Plant hormone concepts and hormone experiments for the high school level
Buoscio, Alfred Anthony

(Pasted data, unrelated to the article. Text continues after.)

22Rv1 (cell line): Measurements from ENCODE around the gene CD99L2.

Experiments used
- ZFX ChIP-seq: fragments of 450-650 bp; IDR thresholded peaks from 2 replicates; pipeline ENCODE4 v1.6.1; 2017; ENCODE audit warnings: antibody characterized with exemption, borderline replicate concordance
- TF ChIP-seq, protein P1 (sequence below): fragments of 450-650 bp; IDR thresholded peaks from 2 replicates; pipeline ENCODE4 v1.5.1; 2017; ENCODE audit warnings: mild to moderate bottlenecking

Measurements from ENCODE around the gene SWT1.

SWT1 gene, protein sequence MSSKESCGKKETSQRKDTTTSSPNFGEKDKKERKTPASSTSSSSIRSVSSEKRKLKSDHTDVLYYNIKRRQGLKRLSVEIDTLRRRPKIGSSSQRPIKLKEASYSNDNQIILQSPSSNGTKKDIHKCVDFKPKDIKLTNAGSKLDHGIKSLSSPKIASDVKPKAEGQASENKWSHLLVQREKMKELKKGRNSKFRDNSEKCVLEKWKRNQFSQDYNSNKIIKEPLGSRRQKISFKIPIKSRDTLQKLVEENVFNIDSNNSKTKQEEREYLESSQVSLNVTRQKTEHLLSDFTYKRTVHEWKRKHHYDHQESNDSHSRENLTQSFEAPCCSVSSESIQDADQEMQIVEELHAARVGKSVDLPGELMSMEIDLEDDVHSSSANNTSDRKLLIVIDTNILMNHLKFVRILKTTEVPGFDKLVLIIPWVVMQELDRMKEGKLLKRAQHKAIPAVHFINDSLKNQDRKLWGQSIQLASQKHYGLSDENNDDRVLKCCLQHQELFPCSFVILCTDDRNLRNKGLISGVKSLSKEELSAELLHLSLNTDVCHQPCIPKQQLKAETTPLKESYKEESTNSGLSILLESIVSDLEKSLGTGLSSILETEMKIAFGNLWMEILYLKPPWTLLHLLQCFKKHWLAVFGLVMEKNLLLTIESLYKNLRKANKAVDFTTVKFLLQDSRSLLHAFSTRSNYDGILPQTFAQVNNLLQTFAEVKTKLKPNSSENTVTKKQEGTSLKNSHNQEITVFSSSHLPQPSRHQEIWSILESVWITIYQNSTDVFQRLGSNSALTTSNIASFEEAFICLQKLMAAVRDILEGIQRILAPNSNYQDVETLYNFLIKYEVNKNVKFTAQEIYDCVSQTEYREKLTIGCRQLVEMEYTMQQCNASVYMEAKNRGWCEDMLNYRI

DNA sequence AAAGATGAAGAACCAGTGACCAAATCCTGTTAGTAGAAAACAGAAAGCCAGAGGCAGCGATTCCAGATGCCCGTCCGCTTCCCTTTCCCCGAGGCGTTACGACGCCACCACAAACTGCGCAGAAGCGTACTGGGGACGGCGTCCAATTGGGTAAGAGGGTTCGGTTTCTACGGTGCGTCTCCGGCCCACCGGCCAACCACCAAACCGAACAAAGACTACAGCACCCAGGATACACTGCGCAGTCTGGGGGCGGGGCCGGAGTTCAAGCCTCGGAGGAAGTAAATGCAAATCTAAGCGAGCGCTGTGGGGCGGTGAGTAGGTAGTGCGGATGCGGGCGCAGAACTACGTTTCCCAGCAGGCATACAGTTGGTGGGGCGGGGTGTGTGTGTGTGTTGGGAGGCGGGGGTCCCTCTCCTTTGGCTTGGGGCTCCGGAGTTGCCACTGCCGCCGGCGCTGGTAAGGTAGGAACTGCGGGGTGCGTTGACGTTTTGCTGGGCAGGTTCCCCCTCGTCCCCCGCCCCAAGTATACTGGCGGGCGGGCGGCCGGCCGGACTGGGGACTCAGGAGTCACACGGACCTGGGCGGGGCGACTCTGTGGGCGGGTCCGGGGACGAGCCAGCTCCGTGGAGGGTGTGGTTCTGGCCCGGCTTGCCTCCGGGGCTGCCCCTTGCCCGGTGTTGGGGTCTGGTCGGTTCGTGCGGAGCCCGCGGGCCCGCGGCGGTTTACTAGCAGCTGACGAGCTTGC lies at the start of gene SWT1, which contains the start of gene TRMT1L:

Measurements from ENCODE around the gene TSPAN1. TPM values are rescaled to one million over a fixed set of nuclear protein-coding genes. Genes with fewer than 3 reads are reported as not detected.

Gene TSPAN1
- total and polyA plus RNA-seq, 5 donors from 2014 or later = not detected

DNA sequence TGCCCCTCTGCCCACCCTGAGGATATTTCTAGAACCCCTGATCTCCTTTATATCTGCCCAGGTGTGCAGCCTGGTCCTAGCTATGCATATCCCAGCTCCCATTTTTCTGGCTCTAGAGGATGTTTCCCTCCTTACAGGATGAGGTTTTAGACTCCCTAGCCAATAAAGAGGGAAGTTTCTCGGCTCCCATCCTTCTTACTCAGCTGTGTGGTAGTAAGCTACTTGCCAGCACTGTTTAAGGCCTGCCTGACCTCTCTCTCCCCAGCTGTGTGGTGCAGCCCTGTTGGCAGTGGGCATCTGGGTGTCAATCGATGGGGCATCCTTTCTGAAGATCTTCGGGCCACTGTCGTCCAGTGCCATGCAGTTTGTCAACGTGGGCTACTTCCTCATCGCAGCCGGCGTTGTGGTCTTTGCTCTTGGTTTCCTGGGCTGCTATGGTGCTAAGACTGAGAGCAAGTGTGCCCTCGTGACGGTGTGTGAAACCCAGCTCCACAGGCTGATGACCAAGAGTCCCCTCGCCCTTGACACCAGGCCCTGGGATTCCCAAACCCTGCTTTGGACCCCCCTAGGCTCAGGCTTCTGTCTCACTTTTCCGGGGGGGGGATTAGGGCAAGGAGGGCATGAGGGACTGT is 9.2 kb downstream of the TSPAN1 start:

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Among the substances which markedly influence the reactions and metabolism of the animal body are those internally-produced compounds called hormones. Many of the hormones of the higher animals are secreted by the ductless glands; examples are adrenalin, thyroxin, and insulin. Within the last decade or two convincing evidence has accumulated that hormone-like substances also occur in plants. Those compounds are called growth substances, hormones, growth hormones, or phytohormones. Like animal hormones plant hormones quite commonly affect parts of the organism other than those in which they are produced. It is a characteristic of both plant and animal hormones that they usually exert their physiological effects while present in minute concentrations; it is principally on this basis that they differ from compounds ordinarily classified as foods. ”The starting point for growth-substance investigations was the demonstrations of a growth-promoting material in the tip of the Avena coleoptile, as shown by phototropic curvature. Historical evidence indicates that the growth-substance explanation of phototropism and geotropism had its origin many years ago. About one quarter of a century has elapsed since a hypotheses was displaced by the effect of unilateral light, or gravity (Boysen Jensen). Other contributions to the solution of the problem followed (Paal, Stark, and Seubert). A new impetus was given to the subject when Went (1927, 1928), published his method of procedure for extracting growth substance and demonstrating the quantitative relationship between it and growth in the Avena coleoptile. An ever increasing fund of knowledge about hormone activity is continually extending our understanding of tropisms and the whole problem of normal growth."